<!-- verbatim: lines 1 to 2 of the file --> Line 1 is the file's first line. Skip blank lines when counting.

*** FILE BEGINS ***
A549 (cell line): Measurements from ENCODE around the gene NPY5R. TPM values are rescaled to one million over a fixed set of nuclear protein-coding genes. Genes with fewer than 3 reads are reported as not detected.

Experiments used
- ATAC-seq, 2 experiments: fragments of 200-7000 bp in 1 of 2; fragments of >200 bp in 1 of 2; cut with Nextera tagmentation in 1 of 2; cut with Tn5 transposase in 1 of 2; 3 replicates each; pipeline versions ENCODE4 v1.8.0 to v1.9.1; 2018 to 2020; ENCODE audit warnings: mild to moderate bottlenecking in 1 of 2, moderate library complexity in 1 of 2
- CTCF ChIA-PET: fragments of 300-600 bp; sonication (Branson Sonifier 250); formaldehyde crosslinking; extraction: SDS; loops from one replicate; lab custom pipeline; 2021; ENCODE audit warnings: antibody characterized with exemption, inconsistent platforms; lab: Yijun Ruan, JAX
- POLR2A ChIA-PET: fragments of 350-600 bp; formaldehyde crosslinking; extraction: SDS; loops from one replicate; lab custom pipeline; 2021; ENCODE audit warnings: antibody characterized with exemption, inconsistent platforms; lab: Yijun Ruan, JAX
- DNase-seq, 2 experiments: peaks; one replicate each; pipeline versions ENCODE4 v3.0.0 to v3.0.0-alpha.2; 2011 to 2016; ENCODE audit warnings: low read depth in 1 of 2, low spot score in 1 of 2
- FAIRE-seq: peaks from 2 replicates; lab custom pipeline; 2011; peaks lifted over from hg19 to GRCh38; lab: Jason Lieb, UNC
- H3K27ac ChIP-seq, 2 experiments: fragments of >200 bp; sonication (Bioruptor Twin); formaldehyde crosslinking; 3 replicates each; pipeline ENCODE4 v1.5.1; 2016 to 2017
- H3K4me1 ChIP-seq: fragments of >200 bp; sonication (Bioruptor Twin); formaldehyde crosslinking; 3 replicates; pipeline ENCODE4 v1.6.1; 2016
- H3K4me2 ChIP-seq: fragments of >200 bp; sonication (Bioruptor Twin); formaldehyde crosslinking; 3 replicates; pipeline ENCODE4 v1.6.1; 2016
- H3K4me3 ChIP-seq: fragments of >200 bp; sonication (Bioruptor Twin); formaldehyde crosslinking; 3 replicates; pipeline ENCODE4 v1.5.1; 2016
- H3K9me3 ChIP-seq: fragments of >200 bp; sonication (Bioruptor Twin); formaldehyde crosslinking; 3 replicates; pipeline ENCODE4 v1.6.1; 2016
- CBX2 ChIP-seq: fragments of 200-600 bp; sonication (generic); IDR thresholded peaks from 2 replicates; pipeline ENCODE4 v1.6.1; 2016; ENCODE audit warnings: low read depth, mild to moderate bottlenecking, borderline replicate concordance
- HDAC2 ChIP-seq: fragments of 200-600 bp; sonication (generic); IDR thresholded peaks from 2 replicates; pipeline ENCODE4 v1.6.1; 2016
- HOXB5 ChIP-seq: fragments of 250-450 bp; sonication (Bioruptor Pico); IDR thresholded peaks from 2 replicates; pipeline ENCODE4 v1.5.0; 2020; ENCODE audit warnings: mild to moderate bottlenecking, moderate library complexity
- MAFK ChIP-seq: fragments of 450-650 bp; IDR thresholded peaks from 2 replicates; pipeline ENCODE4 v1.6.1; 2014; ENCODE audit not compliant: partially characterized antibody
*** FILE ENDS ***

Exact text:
A549 (cell line): Measurements from ENCODE around the gene NPY5R. TPM values are rescaled to one million over a fixed set of nuclear protein-coding genes. Genes with fewer than 3 reads are reported as not detected.

Experiments used